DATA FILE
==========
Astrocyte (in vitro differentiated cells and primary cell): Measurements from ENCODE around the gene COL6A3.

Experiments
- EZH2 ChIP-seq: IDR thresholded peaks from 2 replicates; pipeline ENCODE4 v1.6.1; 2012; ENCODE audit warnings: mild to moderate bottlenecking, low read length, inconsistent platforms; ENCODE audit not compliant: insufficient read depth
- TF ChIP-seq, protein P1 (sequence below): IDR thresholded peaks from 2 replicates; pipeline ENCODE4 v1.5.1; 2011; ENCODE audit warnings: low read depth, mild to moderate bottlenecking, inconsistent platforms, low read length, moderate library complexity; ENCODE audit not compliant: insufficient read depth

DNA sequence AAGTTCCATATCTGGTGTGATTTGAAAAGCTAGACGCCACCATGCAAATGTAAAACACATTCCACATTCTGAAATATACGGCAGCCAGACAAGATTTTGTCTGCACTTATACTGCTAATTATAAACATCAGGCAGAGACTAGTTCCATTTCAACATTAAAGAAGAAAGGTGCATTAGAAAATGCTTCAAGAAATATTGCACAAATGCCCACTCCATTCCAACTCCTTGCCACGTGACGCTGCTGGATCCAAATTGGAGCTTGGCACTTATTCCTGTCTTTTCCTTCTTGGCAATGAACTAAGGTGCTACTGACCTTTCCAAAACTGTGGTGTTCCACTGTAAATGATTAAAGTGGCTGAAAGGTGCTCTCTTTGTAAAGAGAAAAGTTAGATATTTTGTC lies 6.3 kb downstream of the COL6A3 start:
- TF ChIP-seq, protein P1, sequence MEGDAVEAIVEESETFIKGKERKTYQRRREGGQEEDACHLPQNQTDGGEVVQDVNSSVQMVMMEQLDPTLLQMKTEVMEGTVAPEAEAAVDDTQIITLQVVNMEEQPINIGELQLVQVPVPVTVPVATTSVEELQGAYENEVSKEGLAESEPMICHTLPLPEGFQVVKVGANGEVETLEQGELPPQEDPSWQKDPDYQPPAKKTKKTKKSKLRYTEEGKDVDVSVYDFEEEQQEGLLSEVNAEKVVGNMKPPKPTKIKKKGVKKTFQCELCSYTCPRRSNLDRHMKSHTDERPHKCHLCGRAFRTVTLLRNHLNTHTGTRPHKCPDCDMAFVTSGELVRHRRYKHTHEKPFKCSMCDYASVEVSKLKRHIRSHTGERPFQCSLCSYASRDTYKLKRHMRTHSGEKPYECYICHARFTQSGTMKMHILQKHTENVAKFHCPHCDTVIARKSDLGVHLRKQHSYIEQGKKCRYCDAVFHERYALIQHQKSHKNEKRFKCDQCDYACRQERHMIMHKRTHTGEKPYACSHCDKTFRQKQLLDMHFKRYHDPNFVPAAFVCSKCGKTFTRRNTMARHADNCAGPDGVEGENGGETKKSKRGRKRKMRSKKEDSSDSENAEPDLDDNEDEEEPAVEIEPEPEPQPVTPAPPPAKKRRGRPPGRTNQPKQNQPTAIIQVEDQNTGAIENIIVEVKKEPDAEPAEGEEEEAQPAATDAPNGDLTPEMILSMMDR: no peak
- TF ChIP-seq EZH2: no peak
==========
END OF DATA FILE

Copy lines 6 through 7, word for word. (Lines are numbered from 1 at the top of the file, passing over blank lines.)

- TF ChIP-seq, protein P1, sequence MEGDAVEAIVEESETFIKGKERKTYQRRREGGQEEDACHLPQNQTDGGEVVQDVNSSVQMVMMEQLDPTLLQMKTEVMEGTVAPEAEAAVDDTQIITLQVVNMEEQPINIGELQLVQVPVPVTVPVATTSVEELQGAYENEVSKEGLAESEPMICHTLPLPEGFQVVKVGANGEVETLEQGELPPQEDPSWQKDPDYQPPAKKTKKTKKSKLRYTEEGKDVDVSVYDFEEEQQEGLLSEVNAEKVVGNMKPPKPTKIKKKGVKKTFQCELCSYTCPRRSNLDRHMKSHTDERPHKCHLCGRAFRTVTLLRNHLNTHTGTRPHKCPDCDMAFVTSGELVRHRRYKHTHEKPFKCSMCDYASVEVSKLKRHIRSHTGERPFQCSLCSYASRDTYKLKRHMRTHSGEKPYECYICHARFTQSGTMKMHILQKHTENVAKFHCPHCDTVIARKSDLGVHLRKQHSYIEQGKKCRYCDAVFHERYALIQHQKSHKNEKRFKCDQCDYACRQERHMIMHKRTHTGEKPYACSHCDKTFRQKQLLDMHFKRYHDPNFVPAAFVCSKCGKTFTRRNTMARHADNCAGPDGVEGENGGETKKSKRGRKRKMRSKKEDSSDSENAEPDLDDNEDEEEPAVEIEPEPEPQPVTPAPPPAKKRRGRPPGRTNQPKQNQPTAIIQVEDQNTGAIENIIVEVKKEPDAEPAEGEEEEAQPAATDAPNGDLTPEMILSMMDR: no peak
- TF ChIP-seq EZH2: no peak